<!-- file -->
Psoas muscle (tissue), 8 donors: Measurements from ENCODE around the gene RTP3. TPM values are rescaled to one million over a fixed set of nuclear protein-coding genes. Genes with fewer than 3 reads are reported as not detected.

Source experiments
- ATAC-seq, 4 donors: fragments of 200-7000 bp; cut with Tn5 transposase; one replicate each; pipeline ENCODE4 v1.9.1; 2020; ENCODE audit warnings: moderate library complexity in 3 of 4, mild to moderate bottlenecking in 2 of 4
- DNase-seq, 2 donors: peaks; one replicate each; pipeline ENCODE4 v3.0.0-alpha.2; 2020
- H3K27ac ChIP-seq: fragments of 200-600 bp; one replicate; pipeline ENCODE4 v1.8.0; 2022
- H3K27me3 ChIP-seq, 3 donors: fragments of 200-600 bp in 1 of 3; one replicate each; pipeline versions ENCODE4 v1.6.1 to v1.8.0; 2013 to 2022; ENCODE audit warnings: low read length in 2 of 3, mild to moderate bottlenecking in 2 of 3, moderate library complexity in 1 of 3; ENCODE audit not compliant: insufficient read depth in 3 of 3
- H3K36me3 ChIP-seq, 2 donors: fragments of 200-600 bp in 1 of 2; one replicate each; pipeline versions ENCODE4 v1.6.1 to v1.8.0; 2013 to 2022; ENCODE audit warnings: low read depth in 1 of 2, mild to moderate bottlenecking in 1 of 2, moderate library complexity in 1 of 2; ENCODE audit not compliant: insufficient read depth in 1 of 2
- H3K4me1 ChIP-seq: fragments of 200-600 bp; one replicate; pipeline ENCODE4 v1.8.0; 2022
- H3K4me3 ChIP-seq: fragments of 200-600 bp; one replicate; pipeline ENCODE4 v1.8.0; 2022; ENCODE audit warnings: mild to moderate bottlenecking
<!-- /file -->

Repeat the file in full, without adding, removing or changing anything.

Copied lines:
Psoas muscle (tissue), 8 donors: Measurements from ENCODE around the gene RTP3. TPM values are rescaled to one million over a fixed set of nuclear protein-coding genes. Genes with fewer than 3 reads are reported as not detected.

Source experiments
- ATAC-seq, 4 donors: fragments of 200-7000 bp; cut with Tn5 transposase; one replicate each; pipeline ENCODE4 v1.9.1; 2020; ENCODE audit warnings: moderate library complexity in 3 of 4, mild to moderate bottlenecking in 2 of 4
- DNase-seq, 2 donors: peaks; one replicate each; pipeline ENCODE4 v3.0.0-alpha.2; 2020
- H3K27ac ChIP-seq: fragments of 200-600 bp; one replicate; pipeline ENCODE4 v1.8.0; 2022
- H3K27me3 ChIP-seq, 3 donors: fragments of 200-600 bp in 1 of 3; one replicate each; pipeline versions ENCODE4 v1.6.1 to v1.8.0; 2013 to 2022; ENCODE audit warnings: low read length in 2 of 3, mild to moderate bottlenecking in 2 of 3, moderate library complexity in 1 of 3; ENCODE audit not compliant: insufficient read depth in 3 of 3
- H3K36me3 ChIP-seq, 2 donors: fragments of 200-600 bp in 1 of 2; one replicate each; pipeline versions ENCODE4 v1.6.1 to v1.8.0; 2013 to 2022; ENCODE audit warnings: low read depth in 1 of 2, mild to moderate bottlenecking in 1 of 2, moderate library complexity in 1 of 2; ENCODE audit not compliant: insufficient read depth in 1 of 2
- H3K4me1 ChIP-seq: fragments of 200-600 bp; one replicate; pipeline ENCODE4 v1.8.0; 2022
- H3K4me3 ChIP-seq: fragments of 200-600 bp; one replicate; pipeline ENCODE4 v1.8.0; 2022; ENCODE audit warnings: mild to moderate bottlenecking